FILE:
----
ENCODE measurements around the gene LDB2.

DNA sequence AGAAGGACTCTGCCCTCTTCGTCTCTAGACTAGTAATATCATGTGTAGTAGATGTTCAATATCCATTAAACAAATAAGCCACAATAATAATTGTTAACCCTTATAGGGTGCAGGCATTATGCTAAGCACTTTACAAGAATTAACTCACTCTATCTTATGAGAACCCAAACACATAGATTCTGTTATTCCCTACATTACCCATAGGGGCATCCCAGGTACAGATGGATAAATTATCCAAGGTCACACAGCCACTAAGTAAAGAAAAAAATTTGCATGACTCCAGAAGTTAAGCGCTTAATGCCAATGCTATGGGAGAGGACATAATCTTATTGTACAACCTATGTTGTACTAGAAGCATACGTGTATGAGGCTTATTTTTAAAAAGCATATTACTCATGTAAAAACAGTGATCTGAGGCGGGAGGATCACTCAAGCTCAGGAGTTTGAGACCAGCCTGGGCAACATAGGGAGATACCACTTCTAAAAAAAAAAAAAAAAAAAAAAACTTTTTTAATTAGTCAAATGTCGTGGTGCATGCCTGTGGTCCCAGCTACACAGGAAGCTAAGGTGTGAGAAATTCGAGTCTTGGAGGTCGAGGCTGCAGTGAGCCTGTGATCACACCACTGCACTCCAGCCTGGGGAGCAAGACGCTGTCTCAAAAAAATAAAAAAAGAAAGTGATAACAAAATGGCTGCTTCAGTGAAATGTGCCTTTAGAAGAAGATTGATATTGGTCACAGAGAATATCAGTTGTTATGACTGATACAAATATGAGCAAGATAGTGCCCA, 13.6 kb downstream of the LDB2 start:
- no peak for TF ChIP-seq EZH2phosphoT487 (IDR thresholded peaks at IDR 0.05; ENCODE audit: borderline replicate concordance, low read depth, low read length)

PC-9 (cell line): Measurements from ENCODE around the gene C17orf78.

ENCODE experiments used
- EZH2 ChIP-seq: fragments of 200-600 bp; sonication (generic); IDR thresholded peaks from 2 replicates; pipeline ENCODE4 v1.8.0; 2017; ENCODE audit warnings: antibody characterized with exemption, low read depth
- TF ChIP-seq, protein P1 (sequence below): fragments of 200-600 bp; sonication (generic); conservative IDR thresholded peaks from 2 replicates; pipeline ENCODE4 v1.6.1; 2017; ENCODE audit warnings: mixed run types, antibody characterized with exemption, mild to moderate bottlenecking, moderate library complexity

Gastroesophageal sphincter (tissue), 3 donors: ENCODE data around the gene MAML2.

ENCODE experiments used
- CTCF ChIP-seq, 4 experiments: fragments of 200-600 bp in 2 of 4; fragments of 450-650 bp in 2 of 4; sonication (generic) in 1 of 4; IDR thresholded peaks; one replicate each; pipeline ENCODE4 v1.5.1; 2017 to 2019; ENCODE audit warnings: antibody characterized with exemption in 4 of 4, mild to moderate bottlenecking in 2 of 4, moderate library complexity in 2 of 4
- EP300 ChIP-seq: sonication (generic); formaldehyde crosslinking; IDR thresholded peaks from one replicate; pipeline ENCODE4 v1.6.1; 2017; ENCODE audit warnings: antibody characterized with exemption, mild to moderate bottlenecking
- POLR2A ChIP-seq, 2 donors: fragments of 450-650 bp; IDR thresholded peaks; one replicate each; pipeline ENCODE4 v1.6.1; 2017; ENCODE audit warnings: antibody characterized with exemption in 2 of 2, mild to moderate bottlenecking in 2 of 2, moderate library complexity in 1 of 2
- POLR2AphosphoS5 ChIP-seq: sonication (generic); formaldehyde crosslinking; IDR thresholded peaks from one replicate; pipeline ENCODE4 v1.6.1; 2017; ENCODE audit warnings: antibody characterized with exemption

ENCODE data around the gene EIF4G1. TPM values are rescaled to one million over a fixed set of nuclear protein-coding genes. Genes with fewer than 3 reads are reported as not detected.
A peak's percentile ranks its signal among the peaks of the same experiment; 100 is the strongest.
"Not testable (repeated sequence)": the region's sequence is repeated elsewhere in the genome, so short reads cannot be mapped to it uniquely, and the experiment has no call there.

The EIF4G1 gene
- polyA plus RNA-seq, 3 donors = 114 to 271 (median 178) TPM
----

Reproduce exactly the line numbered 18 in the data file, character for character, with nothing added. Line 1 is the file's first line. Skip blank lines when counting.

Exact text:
- polyA plus RNA-seq, 3 donors = 114 to 271 (median 178) TPM